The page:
I feel sorry for the up and coming generations that both parents work and supper time is when every one meets at Applebees, McDonalds, KFC, or Outback for a meal. I don’t hear any one talking about teaching their kids to cook. The Supper time foods that I grew up with are made in our home nightly. My wife always tells me, why go out when we have the best at home, I agree. I have worked in the Restaurant business for over 30 years, I never had time to eat a meal during work, I always looked forward to the home cooked meal at home.
We all gather in the Roadfood forums to talk about the different places, trips, foods and restaurants we pass in our lives. The one thing we all have in common is how good it feels to walk into a restaurant, be greeted by the owner and have the feeling that we are sitting down for Supper with friends. The true Roadfood feeling is all of these, it’s not just good food, but a feeling of home. ………………………….The best…………..BillyB
I grew up in the 1950’s & 1960’s & our family also was one of a set time for supper. My mom was & still is a wonderful cook. My grandparents still had their dairy farm, my grandma raised chickens, & they had a huge garden, so many of the things we ate came from them-eggs, chickens(after they had stopped laying), fresh fruits & veggies in the spring, summer & fall, canned & frozen in the winter. I never had store bought jelly or jam, we had concord grape jelly, blackberry jam, rhubard preserves. We also called it supper because both of my parents were raised on a farm & dinner was the big noon time meal & supper was in the evening.
One of the things about my kids that makes me most proud is that they all have family supper in the evening & Sunday dinner after church. It takes some juggling with sports, music lessons, etc, but they do it. Sometimes it is early, sometimes later, but most of the time they eat as a family.
My father dictated our mealtimes in our household. During the week dinner was at 6p.m. Not before, not after.He arrived home at 5pm and had to have his evening Scotch. And when I called him to dinner, he always( and I mean ALWAYS) said” I dont care for any” which left me in a fit of giggles. We always sat around the table. On weekends, things were a little looser.Breakfast was an on your own affair( except for Christmas day when Mom made a feast) and lunch was put out on the kitchen table buffet style. Dinner was not a formal affair, depending on my parents social calendar. My favorite time was Sunday nights- we got to eat on TV trays in the living room and watch Voyage to the Bottom of the Sea. Bob and I havent sat at a table together in our home in years, as it is just he and I and we invariably end up in front of the TV. So I grew up with a mix-but meals were always a family affair.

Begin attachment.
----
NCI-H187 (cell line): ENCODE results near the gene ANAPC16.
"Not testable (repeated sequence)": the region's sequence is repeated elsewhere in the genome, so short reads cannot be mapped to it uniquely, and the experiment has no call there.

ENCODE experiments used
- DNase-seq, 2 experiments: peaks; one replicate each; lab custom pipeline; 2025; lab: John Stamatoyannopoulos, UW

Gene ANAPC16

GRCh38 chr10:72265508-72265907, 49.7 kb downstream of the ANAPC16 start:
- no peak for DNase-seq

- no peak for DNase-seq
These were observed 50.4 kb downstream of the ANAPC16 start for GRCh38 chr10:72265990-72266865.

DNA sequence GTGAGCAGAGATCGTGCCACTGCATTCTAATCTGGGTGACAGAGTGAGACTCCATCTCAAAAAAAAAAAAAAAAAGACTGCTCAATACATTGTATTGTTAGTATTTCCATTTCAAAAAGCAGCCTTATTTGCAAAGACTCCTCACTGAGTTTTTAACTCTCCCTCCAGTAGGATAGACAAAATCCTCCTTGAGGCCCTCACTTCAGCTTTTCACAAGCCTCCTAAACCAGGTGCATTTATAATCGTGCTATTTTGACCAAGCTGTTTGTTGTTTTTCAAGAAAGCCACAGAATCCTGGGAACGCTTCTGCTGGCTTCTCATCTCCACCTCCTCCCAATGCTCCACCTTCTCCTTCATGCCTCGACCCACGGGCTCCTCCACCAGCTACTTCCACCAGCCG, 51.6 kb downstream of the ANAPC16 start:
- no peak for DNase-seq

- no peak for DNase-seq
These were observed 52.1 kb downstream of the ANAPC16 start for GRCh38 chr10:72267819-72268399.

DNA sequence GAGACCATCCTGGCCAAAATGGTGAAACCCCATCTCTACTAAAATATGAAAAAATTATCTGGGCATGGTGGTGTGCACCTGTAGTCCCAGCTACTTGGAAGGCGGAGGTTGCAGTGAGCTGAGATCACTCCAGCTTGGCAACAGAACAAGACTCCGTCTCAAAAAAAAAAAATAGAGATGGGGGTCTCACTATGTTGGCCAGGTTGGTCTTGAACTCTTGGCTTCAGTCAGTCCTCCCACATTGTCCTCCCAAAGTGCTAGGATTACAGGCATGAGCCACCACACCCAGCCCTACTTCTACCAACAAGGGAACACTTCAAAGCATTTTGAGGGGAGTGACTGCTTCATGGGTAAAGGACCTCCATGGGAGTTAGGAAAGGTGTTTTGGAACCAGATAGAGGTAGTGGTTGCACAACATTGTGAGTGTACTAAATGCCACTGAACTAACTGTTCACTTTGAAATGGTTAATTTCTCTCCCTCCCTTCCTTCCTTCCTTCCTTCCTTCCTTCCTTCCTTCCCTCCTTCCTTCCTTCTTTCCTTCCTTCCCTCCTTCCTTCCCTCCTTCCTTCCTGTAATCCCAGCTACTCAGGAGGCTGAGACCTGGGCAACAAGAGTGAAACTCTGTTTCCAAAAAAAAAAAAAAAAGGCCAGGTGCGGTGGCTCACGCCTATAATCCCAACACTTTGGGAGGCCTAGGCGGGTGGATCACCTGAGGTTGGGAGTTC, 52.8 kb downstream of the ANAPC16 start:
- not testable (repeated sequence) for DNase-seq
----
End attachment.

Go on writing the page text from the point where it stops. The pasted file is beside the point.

The meal titles were Breakfast, Lunch, and DINNER…although the word Supper coud be used now and then, it was the same ‘evening’ meal.
There were four of us until I was about 14 when my younger brother was born. Breakfast was eaten at the dining room table, but due to individual schedules it was normally a solitary meal. Mother supervised the table to be sure I got milk on the cereal, and only one glass of OJ (she added a teaspoon of Brewers Yeast to the OJ). Bacon was rationed as were the number/amount of scrambled eggs when they were served.
Dinner/Supper was also at the dining room table. My Step-father had his office in the house (CPA) so the timing wasn’t linked to anyone’s commute. But it was a sit-down-together, please pass the potatoes, etc etc sort of meal.
That era ended for me in 1960 when I went into the Army. When discharged and married, my ex hated kitchen tasks, and anything related to food-prep, so meals were always slapped together disorganized events. To avoid any kitchen contact she would involve herself in outside activities ( usually church-related) to be too busy for meals. She is still that way ! The result of that behavior is that most of my kids (5 out of 8) have homes where that line of thinking rules in the kitchen. 3 of the kids (2 boys and 1 girl) have partners who share kitchen tasks and maintain organized meal-times for their families.
Jan and I eat together in the evening, and when she is home during the day. We tend to sit in the TV area to watch the never-ending evening news during the meal.
I won’t get into the observations of other folks and their families in restaurant dining. I am disappointed in the tend toward chaos in the training of children in public. But that seems to be a generational issue for me.
I also grew up with supper time at 5pm if it was not on the table when my father walked in he would sit down at the kitchen table and go on about this guy and that at work.
Later I relized that at my house the meal was not at such a ridget time and I could some times help fix the meal while shairing a glass of wine with my wife. I also relized that this thing we call Suppertime is a funny thing. I will share with the the folowing.
What time is supper:
Later editions, such as the 1960 edition edited by Elizabeth Post, standardized the times and dropped all the old traditions of formality. Lunch was formal or informal, but always at midday, and everyone ate it whether male or female. Dinner was formal or informal, but always in the evening. Supper was an optional meal, thrown in during late night balls. Timing had become more important than ritual; ritual became an optional and personal choice. Of course not everyone relies upon the Posts. Most people rely upon a hodgepodge of ancestral traditions and newer customs arising from modern life.
In our current century, we eat lunch at noon and dinner any time around sunset, and most people never have a supper. Like so many old rituals, once followed with iron-clad discipline, our meal times are now as fluid and changeable as the rest of our lives. Customs that persisted for centuries have disappeared in a few decades. Perhaps it is just the rest of us catching up to the upper classes, who became flexible long ago.
In our house we almost always ate the evening meal together and when my son went away to camp the camp leader told my wife and I that he got a little weepe not at breakfast or lunch but at Dinner. What my parrents called Supper.